I have to admit, I've heard the buzz on knee-high compression socks boosting running performance and improving recovery for quite some time, and have even done a little research on the subject to determine if I should be the next convert that says goodbye to ankle-high socks and hello to awkward tan lines. "Increase oxygen delivery." "Decrease lactic acid." "Prevent cramps." "Minimize muscle fatigue." In theory, that sounds great. But then you get to the part where researcher after researcher explain that little to no evidence exists supporting the claim that these garments actually do improve performance during exercise. But then something pretty spectacular happened last month. Meb Keflezighi became the first American to win the Boston Marathon in 31 years — and he did it wearing knee-high compression socks.
That got me thinking about my own marathon. In November, I'll run my third marathon, but my first in nearly a decade and I recognize it will be a great challenge, but it's one I'm excited to embrace as this will be my last race as a 30-something. When I last ran the marathon, I was a 20-something. The harsh reality is I am now older, fatter and slower. Yep, I've hit the depressing trifecta for a runner. I can't control the first but I can control the last two. Needing any performance advantage I can get at this point in my life, I decided to turn to CEP compression socks for help, and to see if these socks could work their magic with me.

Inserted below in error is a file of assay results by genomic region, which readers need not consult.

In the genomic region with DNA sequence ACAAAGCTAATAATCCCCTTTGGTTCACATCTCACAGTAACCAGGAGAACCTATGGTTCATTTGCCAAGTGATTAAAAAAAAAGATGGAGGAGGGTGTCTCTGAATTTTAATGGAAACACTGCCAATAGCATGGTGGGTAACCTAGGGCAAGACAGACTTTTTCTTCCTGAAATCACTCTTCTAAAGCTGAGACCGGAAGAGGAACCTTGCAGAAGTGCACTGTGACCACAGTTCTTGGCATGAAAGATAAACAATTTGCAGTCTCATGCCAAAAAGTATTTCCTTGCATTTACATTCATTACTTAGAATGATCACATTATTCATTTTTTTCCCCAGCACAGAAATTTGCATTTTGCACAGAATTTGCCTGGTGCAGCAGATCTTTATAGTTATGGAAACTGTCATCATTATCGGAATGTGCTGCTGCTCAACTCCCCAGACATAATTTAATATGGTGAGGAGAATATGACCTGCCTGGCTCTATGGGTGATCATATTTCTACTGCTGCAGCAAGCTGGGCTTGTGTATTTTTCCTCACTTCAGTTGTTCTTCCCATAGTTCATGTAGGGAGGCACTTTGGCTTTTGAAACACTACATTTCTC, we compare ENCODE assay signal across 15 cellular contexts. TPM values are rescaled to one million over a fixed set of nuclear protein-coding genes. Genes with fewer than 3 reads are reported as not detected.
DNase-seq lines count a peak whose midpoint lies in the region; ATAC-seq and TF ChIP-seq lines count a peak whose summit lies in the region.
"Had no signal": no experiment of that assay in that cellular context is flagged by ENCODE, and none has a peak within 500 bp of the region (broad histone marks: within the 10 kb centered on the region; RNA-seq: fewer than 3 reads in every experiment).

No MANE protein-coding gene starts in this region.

Over the weekend, I took my new socks out for a spin, running a 10K route that I had last run one month prior. Despite stretching, it typically takes me a good mile to get my legs warmed up and shake off the cobwebs. I noticed right away that I felt more bounce in my step early on. I continued into a fairly tough wind (not uncommon for where I live) and at the two-mile mark, I was already a good 30 seconds per mile ahead of the pace from that previous run. Nervous that my wife would be finding me on the side of the road by mile three, I opted to pull back a bit thinking there was no way I could sustain that pace given what I had done previously. I was wrong.
Over those next four miles, I actually got faster each mile, feeling surprisingly fresh the entire run. There were no aches and pains. I felt like I actually had a lot of life in my legs throughout. At no point did I feel like I was pushing myself; it was all running in a comfortable rhythm. No labored breathing. No getting passed by guys running in basketball shorts. When I finally reached my house, I had done it running 44 seconds per mile faster than I had one month previously, and it had been fairly effortless. Enhanced performance, check. What about the improved recovery? The following morning, I was back at it, feeling fully refreshed and once again, running one of my normal loops faster than I had run it in years.
Whether or not these socks are truly behind my improved workouts is up for debate of course. An argument can, and has, been made that their impact during an actual run or race is more psychological than physical. But as I work to regain something I thought I had lost a long time ago — my passion for running — I can promise you I will be doing it with my CEP compression socks every step of the way.